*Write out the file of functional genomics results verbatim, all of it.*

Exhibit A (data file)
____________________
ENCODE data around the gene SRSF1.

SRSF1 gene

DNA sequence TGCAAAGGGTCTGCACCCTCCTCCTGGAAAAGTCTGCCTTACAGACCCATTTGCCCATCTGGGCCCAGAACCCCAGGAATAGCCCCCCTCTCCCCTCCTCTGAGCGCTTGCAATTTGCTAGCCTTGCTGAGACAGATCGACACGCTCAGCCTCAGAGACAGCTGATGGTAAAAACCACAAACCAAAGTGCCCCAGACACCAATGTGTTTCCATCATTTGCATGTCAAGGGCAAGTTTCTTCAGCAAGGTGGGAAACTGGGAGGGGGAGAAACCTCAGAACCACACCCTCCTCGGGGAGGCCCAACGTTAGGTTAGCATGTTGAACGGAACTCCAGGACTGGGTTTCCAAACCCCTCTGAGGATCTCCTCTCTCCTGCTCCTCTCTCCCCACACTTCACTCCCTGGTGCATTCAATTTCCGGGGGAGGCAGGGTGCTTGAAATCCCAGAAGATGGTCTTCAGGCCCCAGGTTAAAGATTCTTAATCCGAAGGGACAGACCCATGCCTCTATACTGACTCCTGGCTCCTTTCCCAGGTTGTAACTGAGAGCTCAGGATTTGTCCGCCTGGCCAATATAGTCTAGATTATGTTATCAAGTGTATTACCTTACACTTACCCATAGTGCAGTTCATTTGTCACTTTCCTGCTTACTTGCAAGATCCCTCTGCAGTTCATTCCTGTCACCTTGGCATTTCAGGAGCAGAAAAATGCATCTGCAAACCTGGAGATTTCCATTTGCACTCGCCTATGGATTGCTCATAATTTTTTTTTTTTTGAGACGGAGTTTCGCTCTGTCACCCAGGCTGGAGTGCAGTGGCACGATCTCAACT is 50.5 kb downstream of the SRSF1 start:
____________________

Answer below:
ENCODE data around the gene SRSF1.

SRSF1 gene

DNA sequence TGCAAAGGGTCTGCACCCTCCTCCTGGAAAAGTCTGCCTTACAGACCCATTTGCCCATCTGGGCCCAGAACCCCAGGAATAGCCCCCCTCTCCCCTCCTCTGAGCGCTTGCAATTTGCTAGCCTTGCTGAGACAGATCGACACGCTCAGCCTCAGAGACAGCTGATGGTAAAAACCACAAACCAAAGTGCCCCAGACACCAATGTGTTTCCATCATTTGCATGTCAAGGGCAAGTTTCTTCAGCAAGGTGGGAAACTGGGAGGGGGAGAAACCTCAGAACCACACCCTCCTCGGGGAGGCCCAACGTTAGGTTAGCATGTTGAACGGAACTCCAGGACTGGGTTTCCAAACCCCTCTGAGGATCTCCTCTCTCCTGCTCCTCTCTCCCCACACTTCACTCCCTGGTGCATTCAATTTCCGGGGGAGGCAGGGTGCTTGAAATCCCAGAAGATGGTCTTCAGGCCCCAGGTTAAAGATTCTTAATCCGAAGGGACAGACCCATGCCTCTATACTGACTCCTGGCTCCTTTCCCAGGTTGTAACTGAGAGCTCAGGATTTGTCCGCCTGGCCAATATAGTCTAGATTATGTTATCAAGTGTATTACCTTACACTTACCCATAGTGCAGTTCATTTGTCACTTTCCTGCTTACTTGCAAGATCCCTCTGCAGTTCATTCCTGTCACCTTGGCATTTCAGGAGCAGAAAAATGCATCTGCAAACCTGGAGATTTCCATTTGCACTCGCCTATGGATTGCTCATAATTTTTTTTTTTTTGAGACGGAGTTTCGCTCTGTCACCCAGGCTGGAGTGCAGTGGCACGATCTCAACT is 50.5 kb downstream of the SRSF1 start: